On March 11, 2009 Woodsburgh resident Marc Davids’ left arm started shaking uncontrollably while at work at a small savings bank in Manhattan. A few weeks before that, his face would go numb and his lips quivered.
Before the shaking episode, Davids experienced what he thought were symptoms of a heart attack. Examined by a cardiologist, stress was considered the cause. “The symptoms included what I can describe as palpations in my chest,” he said. “Weeks could go by without any symptoms and other weeks, it would happen on and off throughout the day.”
The shaking in his arm didn’t stop as he retreated to lunch that day in 2009. “I actually remember trying to hold down my left arm with my right and couldn’t stop it from shaking,” he said. “I tried to get up and go to the bathroom and I remember fainting in the middle of my office.”
When Davids awoke he was in the emergency room at NYU Langone Medical Center in Manhattan. “After a CAT scan and an MRI, I was told to spend the night pending the test results,” he said. “Later that night the test results came in and I was told that I had a tumor in my brain and they recommended I take it out right away.”
A week and a half later, Davids had a craniotomy and was diagnosed with glioblastoma multiforme, the most common and deadliest brain tumor in adults, according to the National Brain Tumor Society. “I was 48 at the time and never sick for a day in my life,” he said. “I used to tell my kids I was Iron Man. My thoughts were, ‘what is going on here? This isn’t happening to me.’”
Doctors wanted to be aggressive with Davids’ treatment and aside from chemotherapy and radiation, he was also taking a brain cancer treatment drug. “Every step of the way these doctors encouraged me to look at myself as an individual and not worry about the statistics,” he said.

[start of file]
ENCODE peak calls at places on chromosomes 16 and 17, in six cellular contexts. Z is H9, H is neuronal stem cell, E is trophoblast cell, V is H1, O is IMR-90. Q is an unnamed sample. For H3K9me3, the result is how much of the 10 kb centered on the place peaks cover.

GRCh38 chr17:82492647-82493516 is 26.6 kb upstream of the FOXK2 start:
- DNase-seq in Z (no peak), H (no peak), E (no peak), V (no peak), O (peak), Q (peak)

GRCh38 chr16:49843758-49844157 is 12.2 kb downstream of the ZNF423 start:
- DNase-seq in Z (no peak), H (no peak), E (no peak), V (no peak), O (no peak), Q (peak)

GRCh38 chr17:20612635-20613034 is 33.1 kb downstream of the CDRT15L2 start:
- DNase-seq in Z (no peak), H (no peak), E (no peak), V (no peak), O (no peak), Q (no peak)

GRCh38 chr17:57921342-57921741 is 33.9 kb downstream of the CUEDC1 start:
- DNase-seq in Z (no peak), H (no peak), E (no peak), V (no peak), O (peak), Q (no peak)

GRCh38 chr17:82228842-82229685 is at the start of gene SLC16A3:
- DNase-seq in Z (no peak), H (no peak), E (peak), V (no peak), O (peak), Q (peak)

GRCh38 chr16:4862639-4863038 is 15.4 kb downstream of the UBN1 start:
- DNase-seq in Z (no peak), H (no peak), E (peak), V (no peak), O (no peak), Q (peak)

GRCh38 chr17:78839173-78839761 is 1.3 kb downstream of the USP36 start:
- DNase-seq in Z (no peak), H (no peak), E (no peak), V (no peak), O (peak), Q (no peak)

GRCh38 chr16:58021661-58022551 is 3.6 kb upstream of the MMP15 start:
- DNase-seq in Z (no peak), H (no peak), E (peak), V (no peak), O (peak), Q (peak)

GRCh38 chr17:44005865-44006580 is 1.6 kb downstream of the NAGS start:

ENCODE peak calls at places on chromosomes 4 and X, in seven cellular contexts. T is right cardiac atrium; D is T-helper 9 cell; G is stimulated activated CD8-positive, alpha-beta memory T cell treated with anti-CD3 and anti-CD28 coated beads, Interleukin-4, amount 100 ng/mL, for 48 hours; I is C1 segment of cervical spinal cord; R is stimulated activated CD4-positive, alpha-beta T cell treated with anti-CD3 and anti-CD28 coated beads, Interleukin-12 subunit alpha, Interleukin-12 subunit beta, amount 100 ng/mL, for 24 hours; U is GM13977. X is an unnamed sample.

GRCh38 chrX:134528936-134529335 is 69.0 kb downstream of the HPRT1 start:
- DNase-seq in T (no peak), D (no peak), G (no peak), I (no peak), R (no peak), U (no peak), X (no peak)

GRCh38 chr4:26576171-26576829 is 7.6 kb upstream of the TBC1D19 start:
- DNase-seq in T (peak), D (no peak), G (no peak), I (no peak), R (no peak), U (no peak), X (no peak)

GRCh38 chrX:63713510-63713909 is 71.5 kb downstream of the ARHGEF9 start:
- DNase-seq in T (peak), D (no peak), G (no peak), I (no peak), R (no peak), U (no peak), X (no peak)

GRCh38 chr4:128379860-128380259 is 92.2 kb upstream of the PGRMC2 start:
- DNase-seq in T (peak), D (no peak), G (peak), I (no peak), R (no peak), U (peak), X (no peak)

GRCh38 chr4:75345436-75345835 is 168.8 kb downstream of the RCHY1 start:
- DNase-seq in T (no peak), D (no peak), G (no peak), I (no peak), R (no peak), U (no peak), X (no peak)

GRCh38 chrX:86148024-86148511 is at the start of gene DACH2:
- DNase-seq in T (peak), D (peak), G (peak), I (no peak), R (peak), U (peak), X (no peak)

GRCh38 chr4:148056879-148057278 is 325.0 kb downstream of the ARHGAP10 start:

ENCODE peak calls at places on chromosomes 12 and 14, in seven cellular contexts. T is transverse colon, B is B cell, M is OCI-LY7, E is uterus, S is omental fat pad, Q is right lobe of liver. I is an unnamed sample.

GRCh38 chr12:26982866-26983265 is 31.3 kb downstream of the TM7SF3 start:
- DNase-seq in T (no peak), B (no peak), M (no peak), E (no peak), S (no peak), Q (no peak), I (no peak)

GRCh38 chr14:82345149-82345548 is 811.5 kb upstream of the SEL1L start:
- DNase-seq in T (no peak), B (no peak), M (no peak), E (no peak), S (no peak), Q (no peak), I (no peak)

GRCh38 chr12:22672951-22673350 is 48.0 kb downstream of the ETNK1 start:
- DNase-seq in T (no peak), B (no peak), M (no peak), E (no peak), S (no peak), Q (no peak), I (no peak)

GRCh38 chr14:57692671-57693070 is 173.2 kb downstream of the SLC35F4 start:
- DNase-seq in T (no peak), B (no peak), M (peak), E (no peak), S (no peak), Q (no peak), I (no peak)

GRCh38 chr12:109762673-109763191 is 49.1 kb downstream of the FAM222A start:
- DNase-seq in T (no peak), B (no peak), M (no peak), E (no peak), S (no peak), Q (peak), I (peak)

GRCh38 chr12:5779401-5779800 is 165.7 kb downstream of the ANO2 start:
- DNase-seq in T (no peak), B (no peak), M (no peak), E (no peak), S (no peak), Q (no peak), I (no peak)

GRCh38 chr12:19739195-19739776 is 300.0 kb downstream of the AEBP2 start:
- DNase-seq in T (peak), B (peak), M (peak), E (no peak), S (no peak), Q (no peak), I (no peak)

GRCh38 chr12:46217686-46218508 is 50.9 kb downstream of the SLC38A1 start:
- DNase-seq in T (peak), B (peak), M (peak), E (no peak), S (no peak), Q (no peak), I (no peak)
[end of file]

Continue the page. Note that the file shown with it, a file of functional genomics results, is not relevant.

Dr. Marc Chamberlain, a neuro-oncology specialist at the University of Washington, said treatment for glioblastoma multiforme typically includes a combination of surgery, radiation therapy and chemotherapy. “The average survival rate is 18 months,” he said. “And unfortunately, there are no early detection or prevention programs for brain
Davids’ continued treatment successfully until September 2011, when something showed up on his MRI. “To this day no one is exactly sure what was on that MRI — whether the cancer actually came back or my brain went through some slight anomaly that they couldn’t explain but to be cautious I was put back on [the brain cancer treatment drug] and resumed chemotherapy until it disappeared,” he said. “I’m not a woe is me type of person; if something is there I want to take care of it and move on.”
Nina, Davids’ wife, said her perspective on life changed completely since her husband’s diagnosis. “Marc has the most wonderful attitude and would not allow me to fall down that rabbit hole. He insisted we were going to fight it to the best of our ability and we had to focus on the positive and take action,” she said. “I have learned to take each day as it comes and cherish it.”
Since his scare in 2011, Davids has been cancer-free and living a normal life with Nina and their two daughters, Rachil, a junior at Cornell University and Alexa, a junior at Hewlett High School.
He continues to monitor the cancer at NYU’s Cancer Center. “It’s hard for something like this to not change your life but I’m a positive person and know that this is not something I can control,” he said. “I can’t tell you that I’m not scared every two months on MRI day but my wife and I try to make the best of it.”